Needless to say, since Will can’t show off powers that he does not have, he is delegated a sidekick with his friends, who are all dweebs with lame powers. There is Ethan (Dee-Jay Daniels), who can melt into a puddle; Magenta (Kelly Vitz), a shape-shifter who, alas, can only shape herself into a guinea pig; and Zach (Nicholas Brown), who can glow like a nightlight. All we need is The Shoveller and Mr. Furious from MYSTERY MEN to round of this group with silly gifts.
Well, how in the world is Will going to tell his dad that he is a sidekick? After all, he has to suffer through classes that involve teaching the proper creation of “Holy fill-in-the-blank and super hero’s name” catchphrases as well as providing proper "hero support", which does not sound as fun as saving the day itself. The sidekick classes are taught by Mr. Boy and he is played humorously as a man of deeply wounded pride by The Kid’s in the Hall’s Dave Foley. Mr. Boy was once Commander’s sidekick and the sad part is that Commander does not seem to ever remember having one.
The school has an eclectic teaching faculty, such as 70’s era Wonder Woman herself – Linda Carter – as the frank and stern principle and another Kid’s in the Hall alumni, Kevin McDonald, playing Mr. Medula, a scientist with a bloody huge cranium. He occupies some of the film’s more uproariously funny lines. When in mad scientist class he asks the students what they can do and when he arrives at Will, he states that all he can do is "punch stuff". Medula responds, “And since your Commander’s son it’ll be you on cereal boxes…where’s the justice in that?” He also occupies the film’s most hilarious throwaway line, which occurs during a contest where the new cadets prove their skills in a contest to save fake, dummy civilians that will be crushed and skewered to death by giant spikes if not saved in time. Medulla turns to another colleague and fondly recalls, “Remember when we used real civilians?”
I won’t spoil too much more of the film, other than to say that Will does, in fact, get his powers. He displays them with disastrous results at school, gets in trouble, is later scolded by his mother and when in his dad’s “secret sanctum”, Commander applauds his son and gives him an X-box as a congratulatory prize. Will also manages to have clashes with the school’s bully, Warren Peace (get it?) who also happens to be the son of the Will’s parent’s biggest archenemy. He also gets involved in a bad love triangle with not only Layla, who secretly worships him, but with school’s resident hot senior Gwen (Mary Elizabeth Winstead), who has a history of her own. Then, when all seems hopeless for Will, his parent’s biggest adversary reveals himself to destroy Sky High and humanity in general...and all Will wanted to do was to go to the prom and kiss a girl.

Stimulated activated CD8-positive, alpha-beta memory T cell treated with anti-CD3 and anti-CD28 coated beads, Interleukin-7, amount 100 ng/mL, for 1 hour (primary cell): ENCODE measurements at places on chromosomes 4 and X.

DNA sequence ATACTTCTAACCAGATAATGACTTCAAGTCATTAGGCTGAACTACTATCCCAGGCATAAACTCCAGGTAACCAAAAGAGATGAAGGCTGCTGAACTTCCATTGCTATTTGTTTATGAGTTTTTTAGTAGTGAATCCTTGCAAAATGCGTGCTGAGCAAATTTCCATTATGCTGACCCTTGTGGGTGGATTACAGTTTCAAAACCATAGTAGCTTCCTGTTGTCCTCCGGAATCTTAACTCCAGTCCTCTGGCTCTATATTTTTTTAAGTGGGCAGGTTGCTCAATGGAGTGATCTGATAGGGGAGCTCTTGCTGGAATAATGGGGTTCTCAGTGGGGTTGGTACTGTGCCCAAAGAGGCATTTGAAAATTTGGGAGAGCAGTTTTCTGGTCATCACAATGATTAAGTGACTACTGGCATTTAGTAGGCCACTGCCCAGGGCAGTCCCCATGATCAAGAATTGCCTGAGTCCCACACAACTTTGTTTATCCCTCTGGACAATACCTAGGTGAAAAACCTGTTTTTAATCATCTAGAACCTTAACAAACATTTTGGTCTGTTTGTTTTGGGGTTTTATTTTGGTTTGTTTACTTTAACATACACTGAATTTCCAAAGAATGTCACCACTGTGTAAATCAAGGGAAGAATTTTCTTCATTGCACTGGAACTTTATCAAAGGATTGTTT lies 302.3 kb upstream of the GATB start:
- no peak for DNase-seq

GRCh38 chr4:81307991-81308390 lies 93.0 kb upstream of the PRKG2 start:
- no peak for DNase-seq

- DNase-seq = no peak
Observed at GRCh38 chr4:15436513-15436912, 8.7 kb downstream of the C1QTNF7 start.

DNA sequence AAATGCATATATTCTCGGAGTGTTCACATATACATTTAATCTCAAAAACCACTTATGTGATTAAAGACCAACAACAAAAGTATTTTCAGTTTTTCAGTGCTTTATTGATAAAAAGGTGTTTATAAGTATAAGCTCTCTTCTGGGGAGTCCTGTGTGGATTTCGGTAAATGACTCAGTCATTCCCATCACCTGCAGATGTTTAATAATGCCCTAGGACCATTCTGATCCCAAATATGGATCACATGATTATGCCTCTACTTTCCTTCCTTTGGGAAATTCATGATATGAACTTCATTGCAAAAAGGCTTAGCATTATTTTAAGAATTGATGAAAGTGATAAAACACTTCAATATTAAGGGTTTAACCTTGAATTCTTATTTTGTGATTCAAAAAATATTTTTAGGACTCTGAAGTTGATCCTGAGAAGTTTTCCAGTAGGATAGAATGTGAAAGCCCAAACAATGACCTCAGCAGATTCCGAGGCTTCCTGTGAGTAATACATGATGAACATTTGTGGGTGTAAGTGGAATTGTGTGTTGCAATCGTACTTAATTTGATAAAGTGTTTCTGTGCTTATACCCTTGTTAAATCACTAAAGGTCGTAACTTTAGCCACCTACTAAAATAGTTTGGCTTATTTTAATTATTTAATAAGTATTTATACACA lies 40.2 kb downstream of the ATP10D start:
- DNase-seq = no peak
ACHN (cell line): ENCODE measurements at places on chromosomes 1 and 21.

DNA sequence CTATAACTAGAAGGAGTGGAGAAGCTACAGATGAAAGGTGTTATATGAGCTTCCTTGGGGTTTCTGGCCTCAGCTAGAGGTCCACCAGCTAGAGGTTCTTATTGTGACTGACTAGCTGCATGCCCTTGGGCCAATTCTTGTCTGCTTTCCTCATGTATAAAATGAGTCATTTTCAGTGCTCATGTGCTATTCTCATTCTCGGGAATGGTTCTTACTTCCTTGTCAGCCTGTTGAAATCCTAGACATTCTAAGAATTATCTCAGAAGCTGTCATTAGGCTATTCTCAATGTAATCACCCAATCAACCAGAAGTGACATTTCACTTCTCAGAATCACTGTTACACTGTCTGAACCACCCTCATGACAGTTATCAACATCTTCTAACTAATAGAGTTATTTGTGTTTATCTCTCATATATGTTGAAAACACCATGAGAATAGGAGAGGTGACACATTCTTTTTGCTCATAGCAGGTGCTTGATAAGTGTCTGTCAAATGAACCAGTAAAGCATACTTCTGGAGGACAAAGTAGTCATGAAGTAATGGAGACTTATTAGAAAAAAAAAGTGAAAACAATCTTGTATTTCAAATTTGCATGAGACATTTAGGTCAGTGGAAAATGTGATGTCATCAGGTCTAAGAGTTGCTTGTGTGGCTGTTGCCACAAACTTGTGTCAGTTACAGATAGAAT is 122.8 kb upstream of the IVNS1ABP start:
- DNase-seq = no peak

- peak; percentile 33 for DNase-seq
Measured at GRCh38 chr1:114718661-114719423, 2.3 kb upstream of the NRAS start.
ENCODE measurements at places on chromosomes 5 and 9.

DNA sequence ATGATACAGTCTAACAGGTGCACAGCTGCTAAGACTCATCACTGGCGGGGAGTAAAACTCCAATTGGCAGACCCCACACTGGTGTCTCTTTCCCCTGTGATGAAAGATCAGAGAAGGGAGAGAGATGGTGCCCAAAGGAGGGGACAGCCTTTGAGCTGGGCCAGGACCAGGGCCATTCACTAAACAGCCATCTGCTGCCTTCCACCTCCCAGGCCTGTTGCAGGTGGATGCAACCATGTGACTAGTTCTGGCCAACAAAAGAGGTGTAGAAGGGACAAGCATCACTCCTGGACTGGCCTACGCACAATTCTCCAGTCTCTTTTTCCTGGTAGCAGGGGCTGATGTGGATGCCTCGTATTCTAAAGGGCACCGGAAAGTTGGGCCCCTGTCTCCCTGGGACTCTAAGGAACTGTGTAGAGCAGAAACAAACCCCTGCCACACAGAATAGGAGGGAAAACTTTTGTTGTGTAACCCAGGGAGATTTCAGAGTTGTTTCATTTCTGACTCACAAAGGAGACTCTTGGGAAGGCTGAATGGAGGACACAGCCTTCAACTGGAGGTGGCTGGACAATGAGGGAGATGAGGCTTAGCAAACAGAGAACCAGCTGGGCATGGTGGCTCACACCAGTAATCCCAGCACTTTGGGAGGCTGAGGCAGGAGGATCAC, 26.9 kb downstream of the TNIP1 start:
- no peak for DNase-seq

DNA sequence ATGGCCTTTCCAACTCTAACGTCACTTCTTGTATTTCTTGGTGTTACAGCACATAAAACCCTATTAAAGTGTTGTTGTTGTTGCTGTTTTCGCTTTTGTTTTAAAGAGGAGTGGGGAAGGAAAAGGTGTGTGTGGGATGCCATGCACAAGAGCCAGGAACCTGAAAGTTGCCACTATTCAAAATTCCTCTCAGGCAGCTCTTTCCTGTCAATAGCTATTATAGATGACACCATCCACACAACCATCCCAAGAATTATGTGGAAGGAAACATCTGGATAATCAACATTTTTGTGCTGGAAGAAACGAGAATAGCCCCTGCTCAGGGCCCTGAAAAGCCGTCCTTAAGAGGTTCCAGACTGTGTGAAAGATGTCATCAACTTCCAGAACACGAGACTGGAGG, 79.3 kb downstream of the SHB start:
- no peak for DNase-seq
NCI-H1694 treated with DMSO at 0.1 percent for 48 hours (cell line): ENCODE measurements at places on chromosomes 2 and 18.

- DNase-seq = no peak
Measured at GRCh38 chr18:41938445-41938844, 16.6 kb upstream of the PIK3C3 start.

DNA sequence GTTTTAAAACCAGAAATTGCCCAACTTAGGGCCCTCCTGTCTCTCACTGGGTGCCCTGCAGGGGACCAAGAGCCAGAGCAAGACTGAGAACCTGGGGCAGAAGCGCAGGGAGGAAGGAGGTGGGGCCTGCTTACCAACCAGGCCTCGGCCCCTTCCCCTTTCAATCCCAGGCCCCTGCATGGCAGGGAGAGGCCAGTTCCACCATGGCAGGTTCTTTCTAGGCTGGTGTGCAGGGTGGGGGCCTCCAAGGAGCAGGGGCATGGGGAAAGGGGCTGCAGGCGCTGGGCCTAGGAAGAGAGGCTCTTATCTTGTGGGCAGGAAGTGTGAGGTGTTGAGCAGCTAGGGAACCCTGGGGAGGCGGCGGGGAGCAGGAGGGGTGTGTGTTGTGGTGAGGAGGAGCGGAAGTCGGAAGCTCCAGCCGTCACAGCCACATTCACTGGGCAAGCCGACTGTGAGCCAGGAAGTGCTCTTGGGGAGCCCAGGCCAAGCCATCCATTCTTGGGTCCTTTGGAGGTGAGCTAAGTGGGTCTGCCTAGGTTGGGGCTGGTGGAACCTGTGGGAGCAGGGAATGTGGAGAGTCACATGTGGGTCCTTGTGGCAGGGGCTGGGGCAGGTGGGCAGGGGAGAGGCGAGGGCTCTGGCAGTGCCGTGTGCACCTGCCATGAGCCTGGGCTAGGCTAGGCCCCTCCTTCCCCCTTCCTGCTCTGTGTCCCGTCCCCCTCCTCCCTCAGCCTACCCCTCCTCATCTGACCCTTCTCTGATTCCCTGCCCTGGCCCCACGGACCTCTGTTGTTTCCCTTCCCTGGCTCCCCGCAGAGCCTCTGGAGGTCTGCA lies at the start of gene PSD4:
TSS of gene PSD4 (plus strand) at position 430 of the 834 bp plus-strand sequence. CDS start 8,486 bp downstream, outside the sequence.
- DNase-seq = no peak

Okay, so the film’s allegories and metaphors about adolescent angst and troubles have been done countless times before. Yet, SKY HIGH just uses those as a clothes line for it’s smart satire and jokes, which are all fairly spot-on and successful. The performances are key here, because if they were too over the top and forced fed on us then it would overly saturate the goofiness of the film. Young Michael Angarano plays his role simply and earnestly, as do all of the kids, who further allows the satire to shine through on its own. Standout performances by Foley, McDonald, and Campbell aside, Kurt Russell owns this film in one of the funniest roles of the year. He parades around at home in his cape making sandwiches for lunches when he’s not selling homes or fighting giant robots and plays the role dialed down, for the most part. It’s nice to see Russell not too afraid or ashamed of looking incredibly stupid, not to mention that his appearance in a live action Disney film shows his nostalgic sense of reverence for his early child career doing Disney films in the 60's, like THE COMPUTER WORE TENNIS SHOES or THE HORSE IN THE GREY FLANNEL SUIT. In a cute way, Russell has come full circle with SKY HIGH.
Boy, for a film that Disney did not have enough confidence to provide a broad critic screening for, SKY HIGH has emerged as one of this summer’s most effervescent and pleasant diversions. The film is as razor sharp and intelligent as it is warm-hearted and delightful and, for my money, you may not find a more endearing and delightful family film all summer long. I saw this film directly after seeing the crapfest that was STEALTH. Watching that film was like eating a hot and spicy meal that made my stomach feel bloated and sick. Watching SKY HIGH afterwards was like drinking a big, glorious, and refreshing glass of clean water that washed down all of the crud that came before it. Trust me – don’t let the lack of a critic screening dissuade you. I know it’s usually the kiss of death for a film’s relative worth, but SKY HIGH is the biggest surprise of the summer, a film that I had no expectations for and instead came out of kind of loving it in silly and unexpected ways.